Menin and GIP are inversely regulated by food intake and diet via PI3/AKT signaling in the proximal duodenum
ABSTRACT Background and Aims:Ingestion of food stimulates the secretion of incretin peptides glucose-dependent insulinotropic polypeptide (GIP) and glucagon-like peptide 1 to ensure the proper absorption and storage of nutrients. Menin is the 67 kDa protein product of the MEN1 gene recently reported to have a role in metabolism. In this study, we will determine the regulation of menin in the proximal duodenum by food intake and diet in correlation with GIP levels in the proximal duodenum of mice after an 18 h fast followed by 4 and 7 h refeeding and 3 months of high-fat diet.Methods:A dual luciferase assay was used to determine GIP promoter activity and ELISA was used to measure the levels of GIP after inhibition of menin through small interfering RNA (siRNA) and exposure to MAPK and AKT inhibitors. Colocalization of menin and GIP were determined by immunofluorescence.Results:Menin and GIP expression are regulated by fasting, refeeding and diet in the proximal duodenum. Overexpression of menin in STC-1 cells significantly inhibited GIP mRNA and promoter activity, whereas menin siRNA upregulated GIP levels. Inhibition of GIP expression by the PI3/AKT inhibitor, LY294002, was abrogated in STC-1 cells with reduced menin levels, whereas the MAPK inhibitor, UO126, inhibited the expression of GIP independent of menin. Exposure of STC-1 cells to GIP reduced menin expression in a dose-dependent manner via PI3K-AKT signaling.Conclusion:Feeding and diet regulates the expression of menin, which inversely correlates with GIP levels in the proximal duodenum. In vitro assays indicate that menin is a negative regulator of GIP via inhibition of PI3K-AKT signaling. We show menin colocalizing with GIP in K cells of the proximal gut and hypothesize that downregulation of menin may serve as a mechanism by which GIP is regulated in response to food intake and diet.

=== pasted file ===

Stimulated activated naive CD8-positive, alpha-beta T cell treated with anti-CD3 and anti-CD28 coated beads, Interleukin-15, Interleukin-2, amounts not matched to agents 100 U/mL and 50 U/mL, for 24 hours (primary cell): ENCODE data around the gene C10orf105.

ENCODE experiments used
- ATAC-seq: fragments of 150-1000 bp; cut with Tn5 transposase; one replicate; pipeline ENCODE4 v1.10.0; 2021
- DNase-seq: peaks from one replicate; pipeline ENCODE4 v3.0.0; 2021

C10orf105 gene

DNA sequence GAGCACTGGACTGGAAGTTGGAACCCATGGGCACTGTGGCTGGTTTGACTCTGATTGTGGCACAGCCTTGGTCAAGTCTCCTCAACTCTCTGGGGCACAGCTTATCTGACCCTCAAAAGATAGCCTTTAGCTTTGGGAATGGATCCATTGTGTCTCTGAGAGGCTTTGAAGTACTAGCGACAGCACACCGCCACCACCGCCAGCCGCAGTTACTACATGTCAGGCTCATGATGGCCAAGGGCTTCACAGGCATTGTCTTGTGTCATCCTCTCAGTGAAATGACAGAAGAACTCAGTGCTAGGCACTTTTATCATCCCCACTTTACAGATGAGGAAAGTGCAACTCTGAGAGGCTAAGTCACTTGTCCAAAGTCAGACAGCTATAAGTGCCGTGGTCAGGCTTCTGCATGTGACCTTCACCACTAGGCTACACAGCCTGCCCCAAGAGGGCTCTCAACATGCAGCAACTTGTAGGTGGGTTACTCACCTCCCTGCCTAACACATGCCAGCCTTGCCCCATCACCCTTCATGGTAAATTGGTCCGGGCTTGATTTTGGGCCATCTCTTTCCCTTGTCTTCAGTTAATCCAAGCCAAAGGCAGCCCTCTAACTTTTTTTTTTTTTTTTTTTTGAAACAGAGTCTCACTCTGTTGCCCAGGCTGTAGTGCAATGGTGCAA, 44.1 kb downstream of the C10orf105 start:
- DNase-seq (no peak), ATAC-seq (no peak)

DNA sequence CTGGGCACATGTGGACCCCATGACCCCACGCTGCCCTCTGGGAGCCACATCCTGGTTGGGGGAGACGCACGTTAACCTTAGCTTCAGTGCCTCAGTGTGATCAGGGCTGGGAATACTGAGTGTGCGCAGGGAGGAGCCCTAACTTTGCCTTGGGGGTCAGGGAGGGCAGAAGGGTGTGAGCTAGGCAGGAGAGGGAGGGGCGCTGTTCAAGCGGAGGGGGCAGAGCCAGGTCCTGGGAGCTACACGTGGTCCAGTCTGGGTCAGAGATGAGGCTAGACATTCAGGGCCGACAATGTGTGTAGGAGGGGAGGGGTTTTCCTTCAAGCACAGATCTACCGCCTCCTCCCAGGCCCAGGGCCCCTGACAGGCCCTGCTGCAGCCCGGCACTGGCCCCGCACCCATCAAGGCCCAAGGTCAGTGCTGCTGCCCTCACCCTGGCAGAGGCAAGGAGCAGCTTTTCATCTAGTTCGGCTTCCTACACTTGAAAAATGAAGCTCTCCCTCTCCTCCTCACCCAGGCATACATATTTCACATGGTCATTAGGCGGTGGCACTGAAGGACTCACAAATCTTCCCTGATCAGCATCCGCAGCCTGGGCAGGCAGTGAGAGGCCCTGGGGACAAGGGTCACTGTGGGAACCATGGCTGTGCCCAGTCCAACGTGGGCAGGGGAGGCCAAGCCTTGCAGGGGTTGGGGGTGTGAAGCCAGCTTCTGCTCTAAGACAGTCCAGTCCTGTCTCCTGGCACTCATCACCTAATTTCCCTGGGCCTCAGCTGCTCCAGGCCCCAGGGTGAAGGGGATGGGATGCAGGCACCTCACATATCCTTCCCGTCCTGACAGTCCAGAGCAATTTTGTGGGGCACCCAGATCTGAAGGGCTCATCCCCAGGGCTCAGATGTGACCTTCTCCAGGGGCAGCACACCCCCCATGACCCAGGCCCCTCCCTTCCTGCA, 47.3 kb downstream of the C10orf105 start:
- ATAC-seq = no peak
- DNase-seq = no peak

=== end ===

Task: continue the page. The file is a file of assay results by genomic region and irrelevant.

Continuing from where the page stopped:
Full-textDOI: · Available from: Leah Wuescher, Apr 17, 2014
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ABSTRACT: Mitogen-activated protein kinase (MAPK) pathways are activated by several stimuli and transduce the signal inside cells, generating diverse responses including cell proliferation, differentiation, migration and apoptosis. Each MAPK cascade comprises a series of molecules, and regulation takes place at different levels. They communicate with each other and with additional pathways, creating a signaling network that is important for cell fate determination. In this review, we focus on ERK, JNK, p38 and ERK5, the major MAPKs, and their interactions with PI3K-Akt, TGFβ/Smad and Wnt/β-catenin pathways. More importantly, we describe how MAPKs regulate cell proliferation and differentiation in the rapidly renewing epithelia that lines the gastrointestinal tract and, finally, we highlight the recent findings on nutritional aspects that affect MAPK transduction cascades.International Journal of Molecular Sciences 05/2013; 14(5):10143-61. DOI:10.3390/ijms140510143 · 2.34 Impact Factor